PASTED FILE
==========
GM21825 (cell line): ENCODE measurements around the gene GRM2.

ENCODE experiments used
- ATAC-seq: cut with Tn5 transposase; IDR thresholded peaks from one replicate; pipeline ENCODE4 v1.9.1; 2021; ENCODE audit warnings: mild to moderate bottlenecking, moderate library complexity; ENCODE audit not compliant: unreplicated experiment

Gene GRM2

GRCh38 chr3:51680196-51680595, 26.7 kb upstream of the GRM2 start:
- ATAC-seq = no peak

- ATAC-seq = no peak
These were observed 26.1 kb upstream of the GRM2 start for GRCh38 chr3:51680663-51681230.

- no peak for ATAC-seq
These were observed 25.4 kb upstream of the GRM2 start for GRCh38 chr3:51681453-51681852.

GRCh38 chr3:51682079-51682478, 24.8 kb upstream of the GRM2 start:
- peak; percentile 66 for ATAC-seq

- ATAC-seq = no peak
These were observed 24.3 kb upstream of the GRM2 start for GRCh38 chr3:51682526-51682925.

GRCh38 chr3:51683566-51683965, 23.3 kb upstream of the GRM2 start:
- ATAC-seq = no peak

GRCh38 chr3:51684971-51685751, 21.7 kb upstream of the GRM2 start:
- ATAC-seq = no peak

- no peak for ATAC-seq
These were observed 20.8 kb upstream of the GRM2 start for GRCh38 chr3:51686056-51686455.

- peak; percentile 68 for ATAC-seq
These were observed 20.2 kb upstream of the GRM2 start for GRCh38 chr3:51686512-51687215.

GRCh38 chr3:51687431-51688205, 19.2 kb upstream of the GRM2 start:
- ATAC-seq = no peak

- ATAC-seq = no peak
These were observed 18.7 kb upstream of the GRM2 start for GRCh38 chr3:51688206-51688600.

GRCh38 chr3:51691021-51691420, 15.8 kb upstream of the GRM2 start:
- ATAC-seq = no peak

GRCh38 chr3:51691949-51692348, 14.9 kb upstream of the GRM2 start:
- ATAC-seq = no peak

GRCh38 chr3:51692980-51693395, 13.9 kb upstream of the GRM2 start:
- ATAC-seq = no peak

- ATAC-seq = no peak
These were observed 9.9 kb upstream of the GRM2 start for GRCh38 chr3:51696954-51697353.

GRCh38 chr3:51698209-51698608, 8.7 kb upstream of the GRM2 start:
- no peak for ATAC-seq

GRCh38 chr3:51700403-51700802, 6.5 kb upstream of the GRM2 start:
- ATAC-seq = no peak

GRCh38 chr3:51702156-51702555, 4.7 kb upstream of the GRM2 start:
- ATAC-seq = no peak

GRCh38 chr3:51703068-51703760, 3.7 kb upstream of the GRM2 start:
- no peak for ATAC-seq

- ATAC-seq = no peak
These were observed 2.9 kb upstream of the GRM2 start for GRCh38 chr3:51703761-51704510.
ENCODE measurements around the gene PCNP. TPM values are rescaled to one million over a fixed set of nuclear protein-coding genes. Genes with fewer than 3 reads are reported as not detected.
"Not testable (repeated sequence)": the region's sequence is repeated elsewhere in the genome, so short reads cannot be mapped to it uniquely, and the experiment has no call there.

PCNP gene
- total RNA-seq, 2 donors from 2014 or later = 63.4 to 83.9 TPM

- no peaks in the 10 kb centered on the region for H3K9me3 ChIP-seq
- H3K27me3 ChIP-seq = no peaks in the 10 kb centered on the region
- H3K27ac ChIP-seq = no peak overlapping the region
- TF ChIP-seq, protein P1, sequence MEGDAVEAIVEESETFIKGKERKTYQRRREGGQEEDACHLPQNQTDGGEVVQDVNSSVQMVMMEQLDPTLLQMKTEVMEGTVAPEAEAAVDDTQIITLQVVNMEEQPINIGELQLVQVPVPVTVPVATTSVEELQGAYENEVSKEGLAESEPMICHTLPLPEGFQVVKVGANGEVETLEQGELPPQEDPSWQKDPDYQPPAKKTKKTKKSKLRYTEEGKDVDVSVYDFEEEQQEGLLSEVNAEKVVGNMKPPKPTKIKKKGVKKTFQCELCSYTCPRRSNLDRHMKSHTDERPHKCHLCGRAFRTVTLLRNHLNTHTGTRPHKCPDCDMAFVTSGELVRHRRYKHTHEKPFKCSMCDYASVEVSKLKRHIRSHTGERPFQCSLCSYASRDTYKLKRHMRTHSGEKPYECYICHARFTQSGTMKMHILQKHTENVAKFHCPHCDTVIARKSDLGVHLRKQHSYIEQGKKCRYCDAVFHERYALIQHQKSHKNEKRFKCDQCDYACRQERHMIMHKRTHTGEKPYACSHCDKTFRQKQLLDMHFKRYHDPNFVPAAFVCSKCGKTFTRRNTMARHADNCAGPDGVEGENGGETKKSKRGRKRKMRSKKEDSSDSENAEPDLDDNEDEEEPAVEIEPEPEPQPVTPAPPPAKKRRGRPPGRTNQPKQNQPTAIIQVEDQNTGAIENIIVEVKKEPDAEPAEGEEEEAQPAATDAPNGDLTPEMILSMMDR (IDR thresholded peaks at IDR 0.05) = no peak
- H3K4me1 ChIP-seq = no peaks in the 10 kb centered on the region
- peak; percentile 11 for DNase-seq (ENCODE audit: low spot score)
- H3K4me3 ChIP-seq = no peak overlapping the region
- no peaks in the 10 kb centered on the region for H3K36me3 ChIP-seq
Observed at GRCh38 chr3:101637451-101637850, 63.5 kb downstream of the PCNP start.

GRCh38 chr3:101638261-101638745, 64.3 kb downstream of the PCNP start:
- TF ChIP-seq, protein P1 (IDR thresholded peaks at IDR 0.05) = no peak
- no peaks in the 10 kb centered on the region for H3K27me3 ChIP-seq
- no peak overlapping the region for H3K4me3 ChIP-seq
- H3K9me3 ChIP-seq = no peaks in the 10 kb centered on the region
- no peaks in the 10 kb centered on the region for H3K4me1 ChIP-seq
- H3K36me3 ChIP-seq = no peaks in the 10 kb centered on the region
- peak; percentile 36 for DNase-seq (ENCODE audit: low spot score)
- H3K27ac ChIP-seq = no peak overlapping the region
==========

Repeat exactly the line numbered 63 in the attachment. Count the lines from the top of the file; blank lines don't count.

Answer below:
- no peaks in the 10 kb centered on the region for H3K4me1 ChIP-seq